Palestinians have gone through a period of extreme narrow nationalism in the last two decades that set them apart from the Arab nation. This was to be expected in response to their experiences of betrayal and manipulation, beginning with the investment of false hopes in the radical regimes of Syria and Egypt in the 1960s; the civil war in Jordan (1970-71) and the entanglement in the interfactional struggles in Lebanon (since 1975).
While Palestinian nationalism has been a boon to the growth of a self-reliant strategy and to the dramatic events leading to the Intifada and the political resolutions of the Algiers Palestine National Council (PNC) in November 1988 (the declaration of the independent State of Palestine and recognition of Israel’s right to exist—ed.), it created unrealistic expectations that the Palestinians could make it on their own.
What was and is needed is to strike a proper balance: between creating a social and ideological base for independent political action and forging alliances in the Arab world that would assure that the Palestinians not become the sacrificial lambs for Arab failures.
This is my understanding of the Palestinian strategy adopted since the war in Lebanon in 1982, and which successfully led to the Algiers PNC resolution in 1988. But this strategy—aiming at a peaceful resolution of the Arab-Israeli conflict through negotiation—has been sabotaged, both by Israeli intransigence and by a more general and pernicious offensive by the West.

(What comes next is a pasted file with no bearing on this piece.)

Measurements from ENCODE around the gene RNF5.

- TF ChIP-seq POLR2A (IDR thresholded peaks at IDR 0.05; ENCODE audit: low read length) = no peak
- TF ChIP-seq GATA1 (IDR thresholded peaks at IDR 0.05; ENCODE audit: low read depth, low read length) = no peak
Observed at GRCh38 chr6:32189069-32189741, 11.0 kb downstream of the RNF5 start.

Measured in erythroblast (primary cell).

The target of this offensive is any Arab attempt to secure a common development direction in which the oil wealth would be invested in a strategy for real economic interdependence and growth, rather than in displays of extravagance and charity aimed at satisfying the oil sheikhdoms’ guilt feelings about Palestine and their contempt for their own people.
The Burning Contradictions
If Iraq’s invasion of Kuwait has helped both the Israelis and the West to relegate the Palestinian problem to the back burner, it has also highlighted the social contradictions that have emerged in the Middle East and can no longer be postponed.
This highlighting is the only explanation for the enthusiastic reception that Iraqi actions received in the streets of San’a (Yemen), Algiers, Amman (Jordan) and (Arab) Jerusalem. To the Arab masses it represents the bold rejection of decades of deprivation in a sea of plenty, where untold wealth is flaunted in their faces while their children go hungry.
To the Palestinians it represented a breakthrough in a political world where empty promises of the U.S. government for a just peace have been exposed in the unspeakable hypocrisy of an administration that calls for sanctioning and boycotting Iraq, while extending unlimited military aid and housing loans for Israeli expansionism.
More directly and immediately, the Gulf crisis opens horizons for an overall Middle East peace settlement This perspective, now slowly being adopted by the Europeans, primarily France, Italy and the Soviets (all cognizant of their economic interests in the Middle East), is generating a crisis in the initial consensus supporting the U.S. policy of occupying Saudi Arabia and forcing a military showdown with Iraq.
January-February 1991, ATC 30